This letter was submitted to the editor of Maclean's Magazine about the recent article, "Are You Ready for Generation Z".
In your recent issue of Maclean’s Magazine (on shelves July 21, 2014), the cover story, “Are you Ready for Generation Z” introduces readers to the next generation of youth rising. They are digitally-aware, connected, determined, socially-conscious and ready to change the world. Coined Generation Z, they are born after 1995 and are said to possess more ambition than their predecessors, the Millennials and Generation Y.
What defines this group of young leaders is their access to technology and their early participation in digital culture. They won’t only be a part of the conversation on innovation and the new digital era ahead of us, they will lead the discussion. Some say, they already are.
But is this article missing something? Aboriginal youth are the fastest growing population in our country, yet we risk losing out on their unique worldviews and valued perspectives if we fail to engage them in joining, if not leading the next digital era. New Canadians and other marginalized youth, held back by their socio-economic status, but no less determined, socially conscious, and brilliant, also have much to offer. Focusing only on the easy-to-engage youth, banking on one segment of our diverse country’s population to drive technological innovation means forgoing the immense value ALL youth have to contribute and ultimately weakens our pool of potential Canadian talent.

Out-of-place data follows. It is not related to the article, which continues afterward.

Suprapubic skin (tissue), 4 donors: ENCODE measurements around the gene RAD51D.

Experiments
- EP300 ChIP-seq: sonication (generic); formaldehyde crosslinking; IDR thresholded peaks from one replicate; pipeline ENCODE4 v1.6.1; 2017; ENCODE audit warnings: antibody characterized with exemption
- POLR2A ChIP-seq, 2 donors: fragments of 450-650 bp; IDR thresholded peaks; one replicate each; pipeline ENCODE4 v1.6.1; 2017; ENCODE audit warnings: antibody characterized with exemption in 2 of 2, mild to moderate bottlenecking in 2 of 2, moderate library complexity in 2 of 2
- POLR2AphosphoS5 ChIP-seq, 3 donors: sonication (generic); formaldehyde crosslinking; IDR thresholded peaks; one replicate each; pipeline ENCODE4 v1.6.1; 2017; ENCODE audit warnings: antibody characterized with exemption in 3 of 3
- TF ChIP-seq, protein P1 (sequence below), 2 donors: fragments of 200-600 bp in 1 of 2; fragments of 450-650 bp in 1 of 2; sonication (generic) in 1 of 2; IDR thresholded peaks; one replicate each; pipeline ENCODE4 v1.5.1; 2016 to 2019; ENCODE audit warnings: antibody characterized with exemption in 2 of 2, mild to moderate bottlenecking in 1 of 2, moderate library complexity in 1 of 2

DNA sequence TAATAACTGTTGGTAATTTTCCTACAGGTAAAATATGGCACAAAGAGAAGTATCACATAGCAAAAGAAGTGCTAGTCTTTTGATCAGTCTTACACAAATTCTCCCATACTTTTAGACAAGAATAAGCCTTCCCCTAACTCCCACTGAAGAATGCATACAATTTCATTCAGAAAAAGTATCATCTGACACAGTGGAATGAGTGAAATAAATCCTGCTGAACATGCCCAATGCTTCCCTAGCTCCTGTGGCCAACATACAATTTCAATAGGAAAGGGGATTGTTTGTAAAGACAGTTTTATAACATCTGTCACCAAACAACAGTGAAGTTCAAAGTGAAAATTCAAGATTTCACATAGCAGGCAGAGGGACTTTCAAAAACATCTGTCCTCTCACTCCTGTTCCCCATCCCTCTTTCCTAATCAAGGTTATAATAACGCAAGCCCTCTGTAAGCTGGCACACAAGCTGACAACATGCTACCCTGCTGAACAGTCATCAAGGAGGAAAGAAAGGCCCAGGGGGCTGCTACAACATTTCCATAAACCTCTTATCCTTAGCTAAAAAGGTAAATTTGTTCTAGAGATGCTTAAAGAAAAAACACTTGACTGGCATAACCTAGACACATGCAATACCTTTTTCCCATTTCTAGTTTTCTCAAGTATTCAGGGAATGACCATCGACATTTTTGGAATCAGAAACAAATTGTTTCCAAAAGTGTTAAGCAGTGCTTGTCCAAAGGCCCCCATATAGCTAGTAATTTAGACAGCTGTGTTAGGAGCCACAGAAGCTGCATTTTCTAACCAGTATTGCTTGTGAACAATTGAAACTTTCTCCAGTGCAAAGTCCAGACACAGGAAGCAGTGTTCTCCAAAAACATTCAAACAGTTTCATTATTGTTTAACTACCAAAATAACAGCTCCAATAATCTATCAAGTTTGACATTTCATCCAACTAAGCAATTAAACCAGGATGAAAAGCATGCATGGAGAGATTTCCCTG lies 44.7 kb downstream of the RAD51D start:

Further, it is not simply access to technology that will drive technological innovation. It is STEM that will teach young Canadians to think creatively and critically. It is STEM that will allow them to transform the technology in that tablet they are familiar with to the development of new products, creating smart cities or apps that support the fight against cancer. Ultimately, it is the knowledge and application of STEM concepts that will empower the next generation of innovators to develop products that meet emerging consumer needs and drive future economic development in this country.
So let’s not sell ourselves short, banking on GenZ to lead the competition in a new global economy. They may be excellent consumers, and they may drive consumer needs and ideas for future technological advancements, but they won’t necessarily be the leaders in developing these advancements. Let’s widen the net and proactively plan for inclusivity, not just because its the right thing to do, but because it makes economic sense. Let’s not rely on the lure of gadgetry as an indicator of aptitude toward technological advancement. Let’s understand the critical role of STEM as a cornerstone of technological advancement.
When we do this. When we invest in ALL youth and give them the tools and 21st century skills to contribute to the ever-changing global economy, we unleash a new generation of innovators and entrepreneurs who will drive the future social and economic prosperity of our country.
– Jennifer Flanagan